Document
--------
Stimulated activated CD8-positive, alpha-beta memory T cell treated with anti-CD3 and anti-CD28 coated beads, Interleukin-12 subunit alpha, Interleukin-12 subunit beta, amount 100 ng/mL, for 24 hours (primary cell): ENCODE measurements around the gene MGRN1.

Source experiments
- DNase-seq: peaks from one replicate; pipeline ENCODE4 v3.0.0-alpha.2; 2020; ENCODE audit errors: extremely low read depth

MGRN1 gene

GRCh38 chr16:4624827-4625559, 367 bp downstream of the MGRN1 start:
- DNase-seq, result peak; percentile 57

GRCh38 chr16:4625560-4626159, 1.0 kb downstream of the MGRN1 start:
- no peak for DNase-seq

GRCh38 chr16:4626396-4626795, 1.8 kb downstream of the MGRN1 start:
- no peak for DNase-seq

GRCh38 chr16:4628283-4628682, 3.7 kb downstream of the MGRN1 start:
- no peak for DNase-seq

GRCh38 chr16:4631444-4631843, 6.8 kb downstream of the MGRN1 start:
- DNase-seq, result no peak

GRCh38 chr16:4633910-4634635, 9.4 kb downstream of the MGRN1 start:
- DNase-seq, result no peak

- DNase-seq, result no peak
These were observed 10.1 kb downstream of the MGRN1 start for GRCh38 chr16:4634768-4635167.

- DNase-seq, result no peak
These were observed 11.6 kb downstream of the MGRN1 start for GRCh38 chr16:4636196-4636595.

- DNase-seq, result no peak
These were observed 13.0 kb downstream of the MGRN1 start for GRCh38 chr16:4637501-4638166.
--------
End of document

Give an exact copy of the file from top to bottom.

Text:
Stimulated activated CD8-positive, alpha-beta memory T cell treated with anti-CD3 and anti-CD28 coated beads, Interleukin-12 subunit alpha, Interleukin-12 subunit beta, amount 100 ng/mL, for 24 hours (primary cell): ENCODE measurements around the gene MGRN1.

Source experiments
- DNase-seq: peaks from one replicate; pipeline ENCODE4 v3.0.0-alpha.2; 2020; ENCODE audit errors: extremely low read depth

MGRN1 gene

GRCh38 chr16:4624827-4625559, 367 bp downstream of the MGRN1 start:
- DNase-seq, result peak; percentile 57

GRCh38 chr16:4625560-4626159, 1.0 kb downstream of the MGRN1 start:
- no peak for DNase-seq

GRCh38 chr16:4626396-4626795, 1.8 kb downstream of the MGRN1 start:
- no peak for DNase-seq

GRCh38 chr16:4628283-4628682, 3.7 kb downstream of the MGRN1 start:
- no peak for DNase-seq

GRCh38 chr16:4631444-4631843, 6.8 kb downstream of the MGRN1 start:
- DNase-seq, result no peak

GRCh38 chr16:4633910-4634635, 9.4 kb downstream of the MGRN1 start:
- DNase-seq, result no peak

- DNase-seq, result no peak
These were observed 10.1 kb downstream of the MGRN1 start for GRCh38 chr16:4634768-4635167.

- DNase-seq, result no peak
These were observed 11.6 kb downstream of the MGRN1 start for GRCh38 chr16:4636196-4636595.

- DNase-seq, result no peak
These were observed 13.0 kb downstream of the MGRN1 start for GRCh38 chr16:4637501-4638166.